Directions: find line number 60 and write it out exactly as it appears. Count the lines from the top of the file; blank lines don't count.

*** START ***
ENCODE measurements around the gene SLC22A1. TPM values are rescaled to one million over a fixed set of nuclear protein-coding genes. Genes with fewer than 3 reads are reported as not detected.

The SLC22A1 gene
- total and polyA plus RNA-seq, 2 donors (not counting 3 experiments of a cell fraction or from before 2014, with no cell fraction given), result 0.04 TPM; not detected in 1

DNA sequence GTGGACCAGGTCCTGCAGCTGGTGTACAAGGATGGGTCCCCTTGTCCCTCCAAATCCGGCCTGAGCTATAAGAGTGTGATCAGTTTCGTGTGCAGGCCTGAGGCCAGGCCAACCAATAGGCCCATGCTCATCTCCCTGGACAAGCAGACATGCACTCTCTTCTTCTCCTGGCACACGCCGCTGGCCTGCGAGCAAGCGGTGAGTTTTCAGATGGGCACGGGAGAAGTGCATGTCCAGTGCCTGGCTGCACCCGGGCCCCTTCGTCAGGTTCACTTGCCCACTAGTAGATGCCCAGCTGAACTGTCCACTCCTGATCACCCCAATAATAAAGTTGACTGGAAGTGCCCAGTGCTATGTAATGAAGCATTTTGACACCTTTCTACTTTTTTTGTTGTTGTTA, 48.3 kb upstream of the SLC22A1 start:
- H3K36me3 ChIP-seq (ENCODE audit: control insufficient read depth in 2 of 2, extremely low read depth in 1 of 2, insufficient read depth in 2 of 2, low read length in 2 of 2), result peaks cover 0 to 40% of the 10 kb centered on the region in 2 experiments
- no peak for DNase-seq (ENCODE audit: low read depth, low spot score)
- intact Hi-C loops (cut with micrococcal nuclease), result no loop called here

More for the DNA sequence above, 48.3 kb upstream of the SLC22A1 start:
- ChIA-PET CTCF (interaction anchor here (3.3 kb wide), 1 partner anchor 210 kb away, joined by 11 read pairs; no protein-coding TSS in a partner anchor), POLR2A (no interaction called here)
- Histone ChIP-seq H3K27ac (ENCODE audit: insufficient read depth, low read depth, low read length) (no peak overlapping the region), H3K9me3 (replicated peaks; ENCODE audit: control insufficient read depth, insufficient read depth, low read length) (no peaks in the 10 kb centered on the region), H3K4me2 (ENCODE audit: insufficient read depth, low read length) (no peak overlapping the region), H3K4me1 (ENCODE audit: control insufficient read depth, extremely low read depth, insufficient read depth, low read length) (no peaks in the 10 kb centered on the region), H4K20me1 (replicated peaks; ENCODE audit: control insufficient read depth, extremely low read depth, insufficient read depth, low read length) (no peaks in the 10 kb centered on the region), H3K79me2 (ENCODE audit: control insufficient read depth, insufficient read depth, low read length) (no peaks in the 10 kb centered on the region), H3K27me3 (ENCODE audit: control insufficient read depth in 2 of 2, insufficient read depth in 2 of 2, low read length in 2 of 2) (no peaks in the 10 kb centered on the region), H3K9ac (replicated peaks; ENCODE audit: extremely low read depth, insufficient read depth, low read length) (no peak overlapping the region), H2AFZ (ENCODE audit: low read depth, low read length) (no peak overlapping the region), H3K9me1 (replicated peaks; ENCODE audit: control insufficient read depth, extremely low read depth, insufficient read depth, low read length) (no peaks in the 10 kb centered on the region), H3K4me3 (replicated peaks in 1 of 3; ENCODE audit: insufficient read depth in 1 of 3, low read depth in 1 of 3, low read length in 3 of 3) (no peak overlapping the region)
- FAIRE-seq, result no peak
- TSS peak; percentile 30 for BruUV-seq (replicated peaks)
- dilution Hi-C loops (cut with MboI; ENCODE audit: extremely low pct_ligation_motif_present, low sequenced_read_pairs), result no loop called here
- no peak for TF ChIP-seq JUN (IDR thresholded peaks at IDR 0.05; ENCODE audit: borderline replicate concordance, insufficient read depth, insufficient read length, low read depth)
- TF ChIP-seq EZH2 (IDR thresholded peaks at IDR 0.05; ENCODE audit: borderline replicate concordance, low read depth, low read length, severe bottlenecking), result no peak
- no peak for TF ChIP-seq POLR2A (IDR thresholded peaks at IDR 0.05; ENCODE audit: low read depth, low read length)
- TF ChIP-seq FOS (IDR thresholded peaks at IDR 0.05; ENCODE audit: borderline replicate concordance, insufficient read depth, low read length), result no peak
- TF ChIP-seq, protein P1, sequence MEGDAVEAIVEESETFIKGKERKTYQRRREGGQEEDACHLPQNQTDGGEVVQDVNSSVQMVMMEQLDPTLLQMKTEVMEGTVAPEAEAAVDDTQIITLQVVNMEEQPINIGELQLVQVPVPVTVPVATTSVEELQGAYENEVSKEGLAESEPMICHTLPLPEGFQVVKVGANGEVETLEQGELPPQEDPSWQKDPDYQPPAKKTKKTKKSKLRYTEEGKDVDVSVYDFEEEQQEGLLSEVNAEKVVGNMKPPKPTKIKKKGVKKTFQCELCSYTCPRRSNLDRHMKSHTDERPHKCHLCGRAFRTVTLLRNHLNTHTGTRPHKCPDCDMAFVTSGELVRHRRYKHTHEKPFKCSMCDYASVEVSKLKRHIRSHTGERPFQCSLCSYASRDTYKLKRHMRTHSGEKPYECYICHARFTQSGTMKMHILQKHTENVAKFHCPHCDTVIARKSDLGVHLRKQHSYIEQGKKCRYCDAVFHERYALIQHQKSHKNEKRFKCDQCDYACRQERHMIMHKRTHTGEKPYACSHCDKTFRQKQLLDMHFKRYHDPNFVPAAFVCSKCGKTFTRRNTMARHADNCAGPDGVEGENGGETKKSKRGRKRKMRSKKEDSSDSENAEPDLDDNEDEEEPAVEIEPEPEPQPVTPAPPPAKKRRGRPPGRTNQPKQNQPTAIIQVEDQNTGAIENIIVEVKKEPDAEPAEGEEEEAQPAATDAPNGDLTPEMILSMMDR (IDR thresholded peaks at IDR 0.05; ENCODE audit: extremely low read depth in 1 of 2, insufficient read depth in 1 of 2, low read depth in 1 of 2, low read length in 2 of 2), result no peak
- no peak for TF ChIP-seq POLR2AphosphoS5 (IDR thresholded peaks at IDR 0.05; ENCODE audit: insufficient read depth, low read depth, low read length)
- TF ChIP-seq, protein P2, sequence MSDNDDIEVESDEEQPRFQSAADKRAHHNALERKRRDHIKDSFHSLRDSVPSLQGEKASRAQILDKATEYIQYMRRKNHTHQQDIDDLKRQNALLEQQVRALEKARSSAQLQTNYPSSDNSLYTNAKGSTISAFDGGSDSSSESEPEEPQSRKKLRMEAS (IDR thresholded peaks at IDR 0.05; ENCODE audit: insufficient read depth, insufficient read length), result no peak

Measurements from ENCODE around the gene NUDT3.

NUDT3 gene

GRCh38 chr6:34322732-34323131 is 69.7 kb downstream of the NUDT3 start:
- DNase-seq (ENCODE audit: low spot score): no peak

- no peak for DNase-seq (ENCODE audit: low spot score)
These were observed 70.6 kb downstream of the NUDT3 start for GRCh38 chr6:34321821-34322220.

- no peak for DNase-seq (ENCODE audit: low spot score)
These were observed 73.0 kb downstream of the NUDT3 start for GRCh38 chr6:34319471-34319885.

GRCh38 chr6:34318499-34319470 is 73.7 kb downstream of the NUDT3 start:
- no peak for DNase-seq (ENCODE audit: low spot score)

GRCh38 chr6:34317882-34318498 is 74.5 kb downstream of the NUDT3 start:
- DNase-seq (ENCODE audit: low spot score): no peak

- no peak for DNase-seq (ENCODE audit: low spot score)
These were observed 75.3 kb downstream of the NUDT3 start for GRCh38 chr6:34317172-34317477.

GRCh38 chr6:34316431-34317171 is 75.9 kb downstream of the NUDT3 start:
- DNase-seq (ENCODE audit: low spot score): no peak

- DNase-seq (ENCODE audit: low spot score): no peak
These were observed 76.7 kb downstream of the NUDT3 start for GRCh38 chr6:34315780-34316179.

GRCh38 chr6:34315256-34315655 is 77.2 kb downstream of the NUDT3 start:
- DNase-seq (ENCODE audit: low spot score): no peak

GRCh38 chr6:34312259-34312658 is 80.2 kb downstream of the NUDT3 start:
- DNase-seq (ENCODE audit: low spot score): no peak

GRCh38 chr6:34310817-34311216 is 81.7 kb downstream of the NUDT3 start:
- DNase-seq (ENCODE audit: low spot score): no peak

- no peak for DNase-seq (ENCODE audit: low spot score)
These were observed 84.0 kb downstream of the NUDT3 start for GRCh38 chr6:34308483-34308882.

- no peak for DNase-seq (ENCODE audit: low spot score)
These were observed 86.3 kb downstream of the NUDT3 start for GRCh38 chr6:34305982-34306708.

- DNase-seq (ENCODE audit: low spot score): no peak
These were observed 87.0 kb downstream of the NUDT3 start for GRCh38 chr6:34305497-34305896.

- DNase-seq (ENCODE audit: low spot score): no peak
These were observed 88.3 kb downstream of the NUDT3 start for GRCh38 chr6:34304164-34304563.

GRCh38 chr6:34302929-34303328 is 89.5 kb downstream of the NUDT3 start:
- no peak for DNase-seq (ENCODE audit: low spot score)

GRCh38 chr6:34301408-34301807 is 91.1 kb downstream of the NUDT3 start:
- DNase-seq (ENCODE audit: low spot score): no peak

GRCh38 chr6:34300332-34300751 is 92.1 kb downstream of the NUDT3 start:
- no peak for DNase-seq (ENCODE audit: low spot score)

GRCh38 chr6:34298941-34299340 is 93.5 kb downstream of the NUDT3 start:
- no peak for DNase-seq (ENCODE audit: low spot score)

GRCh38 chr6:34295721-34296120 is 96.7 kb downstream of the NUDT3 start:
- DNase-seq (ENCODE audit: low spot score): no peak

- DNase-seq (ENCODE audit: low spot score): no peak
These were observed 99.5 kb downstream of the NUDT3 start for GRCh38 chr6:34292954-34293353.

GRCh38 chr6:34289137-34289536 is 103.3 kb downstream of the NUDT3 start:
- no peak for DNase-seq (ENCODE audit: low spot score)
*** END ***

- no peak for DNase-seq (ENCODE audit: low spot score)